Tuesday, June 19, 2007

Two more songs for the desert island

In an earlier post, I talked about my list of "desert island songs," which are songs that have been so horribly overplayed by idiot radio DJs that they need to be forever banished to some remote tropic locale so that decent people don't ever have to hear them again. Today I have two more to add to the list:

1. Jesus Jones, "Right Here, Right Now." At the time (early 1990s), it was an inspiring anthem for people caught up in the unstoppable march of freedom as it rolled like a very large steamroller over the anachronistic communist countries of eastern Europe. "Right here, right now, there is no other place I'd rather be...watching the world wake up from history." Ok, first of all, that makes no sense, but dispensing with the nonsensical nature of the lyrics, we are forced to realize that this song has reached a point where it is the "go-to" pick for any DJ whose station's management has forced him, apparently at gunpoint, to reach into his archives for some "topical" early 90s music. What was once fresh and urgent is now stale and hackneyed, and we would all be better off never listening to this song again.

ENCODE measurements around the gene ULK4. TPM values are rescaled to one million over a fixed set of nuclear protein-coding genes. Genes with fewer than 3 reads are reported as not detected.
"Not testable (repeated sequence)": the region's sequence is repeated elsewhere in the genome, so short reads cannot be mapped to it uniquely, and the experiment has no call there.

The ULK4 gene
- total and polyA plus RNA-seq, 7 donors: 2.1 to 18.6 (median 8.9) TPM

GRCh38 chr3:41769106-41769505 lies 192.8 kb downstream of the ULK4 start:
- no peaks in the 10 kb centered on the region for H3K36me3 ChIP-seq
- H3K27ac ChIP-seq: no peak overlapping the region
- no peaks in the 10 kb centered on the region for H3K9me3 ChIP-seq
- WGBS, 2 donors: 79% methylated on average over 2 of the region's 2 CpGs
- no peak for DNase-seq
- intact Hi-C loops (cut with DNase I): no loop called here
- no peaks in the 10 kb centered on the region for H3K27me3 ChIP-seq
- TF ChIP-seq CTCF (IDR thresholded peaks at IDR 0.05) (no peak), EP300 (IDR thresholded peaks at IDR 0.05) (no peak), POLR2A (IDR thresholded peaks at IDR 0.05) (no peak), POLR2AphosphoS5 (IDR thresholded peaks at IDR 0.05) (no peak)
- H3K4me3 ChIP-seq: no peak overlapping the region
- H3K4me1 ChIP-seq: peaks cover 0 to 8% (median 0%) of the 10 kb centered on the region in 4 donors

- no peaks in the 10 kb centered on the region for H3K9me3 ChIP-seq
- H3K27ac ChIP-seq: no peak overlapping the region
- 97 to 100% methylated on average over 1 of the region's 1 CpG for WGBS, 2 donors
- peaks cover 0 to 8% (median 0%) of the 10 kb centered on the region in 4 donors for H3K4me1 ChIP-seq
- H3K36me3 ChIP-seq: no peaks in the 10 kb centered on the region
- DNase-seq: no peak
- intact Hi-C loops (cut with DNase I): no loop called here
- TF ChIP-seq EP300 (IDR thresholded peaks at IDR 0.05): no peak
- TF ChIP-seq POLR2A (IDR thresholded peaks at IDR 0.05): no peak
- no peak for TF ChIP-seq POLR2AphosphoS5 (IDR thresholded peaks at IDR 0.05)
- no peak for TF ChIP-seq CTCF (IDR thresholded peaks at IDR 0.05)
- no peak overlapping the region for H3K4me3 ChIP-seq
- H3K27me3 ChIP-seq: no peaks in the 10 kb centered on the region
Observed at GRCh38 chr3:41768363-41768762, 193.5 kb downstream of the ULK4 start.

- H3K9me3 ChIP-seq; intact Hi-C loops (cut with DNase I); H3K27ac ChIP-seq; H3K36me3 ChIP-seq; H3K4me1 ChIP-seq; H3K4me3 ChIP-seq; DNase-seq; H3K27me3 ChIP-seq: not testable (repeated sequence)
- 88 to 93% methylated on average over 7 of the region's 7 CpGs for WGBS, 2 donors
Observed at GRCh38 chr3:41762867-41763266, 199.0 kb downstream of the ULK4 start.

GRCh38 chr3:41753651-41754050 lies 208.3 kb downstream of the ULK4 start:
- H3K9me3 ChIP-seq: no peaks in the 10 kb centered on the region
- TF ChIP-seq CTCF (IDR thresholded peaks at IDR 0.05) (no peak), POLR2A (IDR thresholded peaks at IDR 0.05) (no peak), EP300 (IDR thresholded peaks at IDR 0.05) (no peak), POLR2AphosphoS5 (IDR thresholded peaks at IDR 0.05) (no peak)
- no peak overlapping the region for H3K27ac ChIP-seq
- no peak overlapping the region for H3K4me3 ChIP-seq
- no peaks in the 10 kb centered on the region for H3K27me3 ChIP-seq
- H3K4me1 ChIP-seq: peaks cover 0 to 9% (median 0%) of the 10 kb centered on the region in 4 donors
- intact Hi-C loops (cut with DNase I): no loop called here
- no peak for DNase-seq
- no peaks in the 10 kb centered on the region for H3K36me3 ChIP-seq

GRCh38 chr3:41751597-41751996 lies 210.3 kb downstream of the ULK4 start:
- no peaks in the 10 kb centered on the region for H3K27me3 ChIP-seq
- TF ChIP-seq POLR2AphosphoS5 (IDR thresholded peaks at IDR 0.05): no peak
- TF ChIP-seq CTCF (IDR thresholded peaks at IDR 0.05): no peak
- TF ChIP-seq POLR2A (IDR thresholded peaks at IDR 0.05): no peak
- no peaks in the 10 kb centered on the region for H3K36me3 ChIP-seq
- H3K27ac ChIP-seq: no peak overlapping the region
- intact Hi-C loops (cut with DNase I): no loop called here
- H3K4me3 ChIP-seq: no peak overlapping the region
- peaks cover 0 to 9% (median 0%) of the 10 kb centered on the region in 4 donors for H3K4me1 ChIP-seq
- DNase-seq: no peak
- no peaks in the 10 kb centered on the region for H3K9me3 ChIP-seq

2. Beck, "Where It's At." When this song was released, wow, what a revelation. Beck had all kinds of crazy sounds going on, he had a guy who sounded like a Cylon from the original Battlestar Galactica (the cool one with Dirk Benedict, not the new one that is all revisionist and whatnot), he had random drum breaks, and it was loaded with hipster 90s self-referential irony. And, predictably, it became driven into the ground by radio stations looking for "something new and fresh." So, yeah, take the samples, take the chick saying "that's beautiful, dad," and take everything else about this precious song, and ship it off to the island.